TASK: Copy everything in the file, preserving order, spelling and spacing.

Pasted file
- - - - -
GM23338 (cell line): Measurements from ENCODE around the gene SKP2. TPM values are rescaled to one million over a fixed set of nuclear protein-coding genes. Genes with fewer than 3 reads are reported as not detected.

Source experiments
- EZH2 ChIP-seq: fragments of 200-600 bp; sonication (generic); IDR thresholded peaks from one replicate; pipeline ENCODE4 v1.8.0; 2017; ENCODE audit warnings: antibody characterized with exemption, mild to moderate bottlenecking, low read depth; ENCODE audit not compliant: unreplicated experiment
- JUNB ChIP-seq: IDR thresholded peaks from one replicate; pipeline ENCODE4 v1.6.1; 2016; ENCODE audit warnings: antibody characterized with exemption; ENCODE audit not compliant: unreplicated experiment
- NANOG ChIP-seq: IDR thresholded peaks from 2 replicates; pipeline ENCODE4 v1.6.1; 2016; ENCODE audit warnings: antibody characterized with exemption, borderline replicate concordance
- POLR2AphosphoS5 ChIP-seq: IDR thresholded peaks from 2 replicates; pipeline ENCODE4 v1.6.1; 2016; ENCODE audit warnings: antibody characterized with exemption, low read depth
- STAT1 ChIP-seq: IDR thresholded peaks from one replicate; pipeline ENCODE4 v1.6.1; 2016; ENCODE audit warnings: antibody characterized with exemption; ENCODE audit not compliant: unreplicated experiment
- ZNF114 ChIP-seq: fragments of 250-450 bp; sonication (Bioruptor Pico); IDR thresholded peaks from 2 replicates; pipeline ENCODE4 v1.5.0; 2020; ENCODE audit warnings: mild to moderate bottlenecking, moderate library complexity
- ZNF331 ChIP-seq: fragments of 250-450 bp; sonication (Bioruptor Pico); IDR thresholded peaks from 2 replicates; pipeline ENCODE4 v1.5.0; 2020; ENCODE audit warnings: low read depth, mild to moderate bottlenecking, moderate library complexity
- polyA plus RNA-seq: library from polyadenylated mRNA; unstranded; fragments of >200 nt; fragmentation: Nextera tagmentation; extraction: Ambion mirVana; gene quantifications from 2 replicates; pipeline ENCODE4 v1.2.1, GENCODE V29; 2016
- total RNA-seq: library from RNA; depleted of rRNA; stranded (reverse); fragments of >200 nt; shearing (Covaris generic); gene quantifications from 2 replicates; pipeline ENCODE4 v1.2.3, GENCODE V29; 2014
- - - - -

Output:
GM23338 (cell line): Measurements from ENCODE around the gene SKP2. TPM values are rescaled to one million over a fixed set of nuclear protein-coding genes. Genes with fewer than 3 reads are reported as not detected.

Source experiments
- EZH2 ChIP-seq: fragments of 200-600 bp; sonication (generic); IDR thresholded peaks from one replicate; pipeline ENCODE4 v1.8.0; 2017; ENCODE audit warnings: antibody characterized with exemption, mild to moderate bottlenecking, low read depth; ENCODE audit not compliant: unreplicated experiment
- JUNB ChIP-seq: IDR thresholded peaks from one replicate; pipeline ENCODE4 v1.6.1; 2016; ENCODE audit warnings: antibody characterized with exemption; ENCODE audit not compliant: unreplicated experiment
- NANOG ChIP-seq: IDR thresholded peaks from 2 replicates; pipeline ENCODE4 v1.6.1; 2016; ENCODE audit warnings: antibody characterized with exemption, borderline replicate concordance
- POLR2AphosphoS5 ChIP-seq: IDR thresholded peaks from 2 replicates; pipeline ENCODE4 v1.6.1; 2016; ENCODE audit warnings: antibody characterized with exemption, low read depth
- STAT1 ChIP-seq: IDR thresholded peaks from one replicate; pipeline ENCODE4 v1.6.1; 2016; ENCODE audit warnings: antibody characterized with exemption; ENCODE audit not compliant: unreplicated experiment
- ZNF114 ChIP-seq: fragments of 250-450 bp; sonication (Bioruptor Pico); IDR thresholded peaks from 2 replicates; pipeline ENCODE4 v1.5.0; 2020; ENCODE audit warnings: mild to moderate bottlenecking, moderate library complexity
- ZNF331 ChIP-seq: fragments of 250-450 bp; sonication (Bioruptor Pico); IDR thresholded peaks from 2 replicates; pipeline ENCODE4 v1.5.0; 2020; ENCODE audit warnings: low read depth, mild to moderate bottlenecking, moderate library complexity
- polyA plus RNA-seq: library from polyadenylated mRNA; unstranded; fragments of >200 nt; fragmentation: Nextera tagmentation; extraction: Ambion mirVana; gene quantifications from 2 replicates; pipeline ENCODE4 v1.2.1, GENCODE V29; 2016
- total RNA-seq: library from RNA; depleted of rRNA; stranded (reverse); fragments of >200 nt; shearing (Covaris generic); gene quantifications from 2 replicates; pipeline ENCODE4 v1.2.3, GENCODE V29; 2014